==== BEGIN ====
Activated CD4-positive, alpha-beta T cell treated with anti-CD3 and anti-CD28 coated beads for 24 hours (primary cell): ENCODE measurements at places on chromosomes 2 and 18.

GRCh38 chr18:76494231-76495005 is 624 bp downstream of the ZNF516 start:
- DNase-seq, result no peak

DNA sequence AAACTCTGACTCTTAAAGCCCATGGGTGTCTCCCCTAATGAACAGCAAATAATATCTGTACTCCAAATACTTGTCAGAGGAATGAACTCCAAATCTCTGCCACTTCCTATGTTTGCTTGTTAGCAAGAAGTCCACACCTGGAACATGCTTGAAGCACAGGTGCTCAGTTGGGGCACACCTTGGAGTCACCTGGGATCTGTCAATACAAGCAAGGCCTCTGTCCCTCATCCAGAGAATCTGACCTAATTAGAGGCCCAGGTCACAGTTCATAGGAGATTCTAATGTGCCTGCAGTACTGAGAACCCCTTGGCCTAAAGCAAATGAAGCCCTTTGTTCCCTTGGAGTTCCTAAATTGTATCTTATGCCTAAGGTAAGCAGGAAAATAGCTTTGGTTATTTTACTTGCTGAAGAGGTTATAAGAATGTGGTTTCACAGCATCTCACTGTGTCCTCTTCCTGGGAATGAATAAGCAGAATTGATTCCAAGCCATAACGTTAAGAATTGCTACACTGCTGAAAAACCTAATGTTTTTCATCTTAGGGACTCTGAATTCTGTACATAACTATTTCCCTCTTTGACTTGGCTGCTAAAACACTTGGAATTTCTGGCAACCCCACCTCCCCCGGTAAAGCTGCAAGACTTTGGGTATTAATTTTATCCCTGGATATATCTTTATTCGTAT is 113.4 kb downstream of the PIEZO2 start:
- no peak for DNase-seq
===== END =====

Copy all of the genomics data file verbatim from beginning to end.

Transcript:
Activated CD4-positive, alpha-beta T cell treated with anti-CD3 and anti-CD28 coated beads for 24 hours (primary cell): ENCODE measurements at places on chromosomes 2 and 18.

GRCh38 chr18:76494231-76495005 is 624 bp downstream of the ZNF516 start:
- DNase-seq, result no peak

DNA sequence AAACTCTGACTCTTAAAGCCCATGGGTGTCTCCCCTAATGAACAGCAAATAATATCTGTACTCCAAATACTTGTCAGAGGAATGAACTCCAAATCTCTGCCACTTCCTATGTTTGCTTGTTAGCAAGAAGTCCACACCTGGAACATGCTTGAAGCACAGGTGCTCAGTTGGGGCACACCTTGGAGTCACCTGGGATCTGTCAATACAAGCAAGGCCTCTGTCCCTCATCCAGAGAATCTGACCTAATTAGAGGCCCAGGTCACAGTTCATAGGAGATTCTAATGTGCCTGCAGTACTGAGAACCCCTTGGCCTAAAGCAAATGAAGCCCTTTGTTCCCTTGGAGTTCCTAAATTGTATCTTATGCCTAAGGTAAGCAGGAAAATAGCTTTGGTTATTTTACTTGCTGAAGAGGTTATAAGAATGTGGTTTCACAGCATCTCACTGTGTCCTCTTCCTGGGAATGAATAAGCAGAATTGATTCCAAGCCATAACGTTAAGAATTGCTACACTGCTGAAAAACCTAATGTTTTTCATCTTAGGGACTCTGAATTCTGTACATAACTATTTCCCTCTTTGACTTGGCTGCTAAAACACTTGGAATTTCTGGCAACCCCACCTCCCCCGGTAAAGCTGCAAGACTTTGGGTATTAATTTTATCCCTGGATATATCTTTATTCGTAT is 113.4 kb downstream of the PIEZO2 start:
- no peak for DNase-seq